An Obituary for the Unworn Clothes
Below, the winner of this week’s Writers Club prompt: write your own obituary
She lived a tumultuous, interesting and unexpectedly short life. A violinist from age five, her admiration of beautiful garments was cultivated while choosing performance garb. The purchase of the hot pink ombré sequin-laden gown provided the initial impetus behind her adoration of a new way of expression.
However, that very purchase, while monetarily significant, had a much more meaningful place in her reality: It was the first prisoner held captive in her armoire. To her, the dress was perfect. Because of this, no situation would ever live up to the expectations she had created in her curly-haired head of the occasion when the dress was to be worn.
And so it hung indefinitely.
Over the years, the collection of soulless, never-worn clothing grew steadily. Her obsession with finding the ideal outfit/occasion match far outweighed her desire to simply wear the item.
She’d imagine the perfect party: the air warm, but not hot; she’d sip expensive champagne from a crystal glass; the room’s color scheme would complement her even more than the gorgeous Spaniard standing with his hand on her bare shoulder.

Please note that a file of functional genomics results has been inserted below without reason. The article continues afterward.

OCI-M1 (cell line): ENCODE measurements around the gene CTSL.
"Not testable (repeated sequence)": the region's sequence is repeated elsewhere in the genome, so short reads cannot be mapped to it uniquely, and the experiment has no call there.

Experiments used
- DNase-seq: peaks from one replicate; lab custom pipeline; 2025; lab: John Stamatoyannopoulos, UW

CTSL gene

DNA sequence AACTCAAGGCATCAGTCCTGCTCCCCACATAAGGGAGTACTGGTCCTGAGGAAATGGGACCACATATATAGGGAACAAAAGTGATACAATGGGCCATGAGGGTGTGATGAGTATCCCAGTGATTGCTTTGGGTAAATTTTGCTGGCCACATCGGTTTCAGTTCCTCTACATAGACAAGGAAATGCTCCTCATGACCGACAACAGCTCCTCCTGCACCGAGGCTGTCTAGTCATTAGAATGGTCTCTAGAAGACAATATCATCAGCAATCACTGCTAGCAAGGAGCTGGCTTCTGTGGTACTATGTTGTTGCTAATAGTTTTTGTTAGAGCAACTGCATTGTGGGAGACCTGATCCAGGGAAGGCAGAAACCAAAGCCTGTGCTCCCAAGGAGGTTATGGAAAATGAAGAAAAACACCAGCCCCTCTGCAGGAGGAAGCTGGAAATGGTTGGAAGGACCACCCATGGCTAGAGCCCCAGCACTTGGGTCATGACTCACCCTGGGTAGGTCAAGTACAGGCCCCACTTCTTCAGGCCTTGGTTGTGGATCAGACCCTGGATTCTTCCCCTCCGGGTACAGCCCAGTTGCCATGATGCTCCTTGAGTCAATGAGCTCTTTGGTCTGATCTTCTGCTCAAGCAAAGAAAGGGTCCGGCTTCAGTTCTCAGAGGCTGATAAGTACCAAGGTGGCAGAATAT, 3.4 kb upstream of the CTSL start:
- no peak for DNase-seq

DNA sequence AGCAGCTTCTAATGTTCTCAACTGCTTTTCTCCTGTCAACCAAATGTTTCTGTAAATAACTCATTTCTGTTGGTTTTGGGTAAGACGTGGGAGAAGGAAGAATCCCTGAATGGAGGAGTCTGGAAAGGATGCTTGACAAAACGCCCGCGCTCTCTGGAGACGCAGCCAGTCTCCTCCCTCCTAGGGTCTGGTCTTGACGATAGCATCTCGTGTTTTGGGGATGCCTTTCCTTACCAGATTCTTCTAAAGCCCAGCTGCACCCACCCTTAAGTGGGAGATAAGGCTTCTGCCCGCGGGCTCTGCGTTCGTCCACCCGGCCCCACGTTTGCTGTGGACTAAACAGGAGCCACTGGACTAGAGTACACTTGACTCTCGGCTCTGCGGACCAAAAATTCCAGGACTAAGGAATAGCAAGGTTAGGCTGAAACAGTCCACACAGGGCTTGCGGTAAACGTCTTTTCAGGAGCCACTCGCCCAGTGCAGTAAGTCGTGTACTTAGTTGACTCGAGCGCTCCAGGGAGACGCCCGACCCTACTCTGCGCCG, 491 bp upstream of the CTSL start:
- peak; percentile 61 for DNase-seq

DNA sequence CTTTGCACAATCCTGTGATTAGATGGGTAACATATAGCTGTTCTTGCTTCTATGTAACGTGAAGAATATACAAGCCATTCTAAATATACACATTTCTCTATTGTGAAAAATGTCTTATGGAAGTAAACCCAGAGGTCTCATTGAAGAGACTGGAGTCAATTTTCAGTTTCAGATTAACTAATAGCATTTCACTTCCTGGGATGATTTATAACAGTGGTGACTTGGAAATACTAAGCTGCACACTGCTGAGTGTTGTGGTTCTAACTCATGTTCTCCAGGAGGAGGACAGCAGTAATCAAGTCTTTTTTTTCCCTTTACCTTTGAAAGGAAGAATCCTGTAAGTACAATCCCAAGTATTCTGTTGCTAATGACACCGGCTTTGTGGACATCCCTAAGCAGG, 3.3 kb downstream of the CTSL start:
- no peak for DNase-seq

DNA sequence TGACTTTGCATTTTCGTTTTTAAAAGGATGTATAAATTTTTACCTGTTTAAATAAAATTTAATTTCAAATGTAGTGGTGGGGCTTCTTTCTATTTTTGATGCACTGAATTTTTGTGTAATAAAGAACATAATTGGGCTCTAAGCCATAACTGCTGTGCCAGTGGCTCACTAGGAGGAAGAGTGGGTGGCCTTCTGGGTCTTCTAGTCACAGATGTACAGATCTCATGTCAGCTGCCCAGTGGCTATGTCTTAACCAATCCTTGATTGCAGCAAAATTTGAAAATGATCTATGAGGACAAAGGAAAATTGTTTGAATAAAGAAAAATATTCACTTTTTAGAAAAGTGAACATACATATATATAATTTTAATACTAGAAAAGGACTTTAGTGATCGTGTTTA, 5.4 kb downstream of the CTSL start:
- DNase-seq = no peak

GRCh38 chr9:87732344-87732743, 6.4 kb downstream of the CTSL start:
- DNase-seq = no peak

But alas, black-tie-appropriate was hardly favored during her lifetime.
She dreamed of a life where situations would present themselves in such a way that the most perfect ensemble would be painfully obvious — there would be no choice involved. In some mystical realm the situation and the outfit had already been chosen to coexist; a destiny so riddled with fierce profundity, she knew to be wary.
As her stockpile grew, so did her delusion…until her last year of life.
She awoke one day and saw, out of the corner of her sleep-crusted eye, a new pair of Rachel Comey denim. Tag still attached, these jeans were special. They demanded a special occasion. But that day, she made a decision that neither her mind nor body was comfortable with. After showering at the gym, she would don the high waist, cropped, two-tone, wide-leg pants and do what always came next in her ordered life: drive home and change into more comfortable house clothes.
And that was it. The antithesis of an occasion, this was living the most mundane part of life decked in something that every part of her being was telling her to save. But no more. It was then that she realized: it was up to her to reclaim for herself the dignity that she had bestowed upon clothing — for what is clothing without a body in it? A negative space, a non-attendance of soul; fashion in absentia.
Collage by Emily Zirimis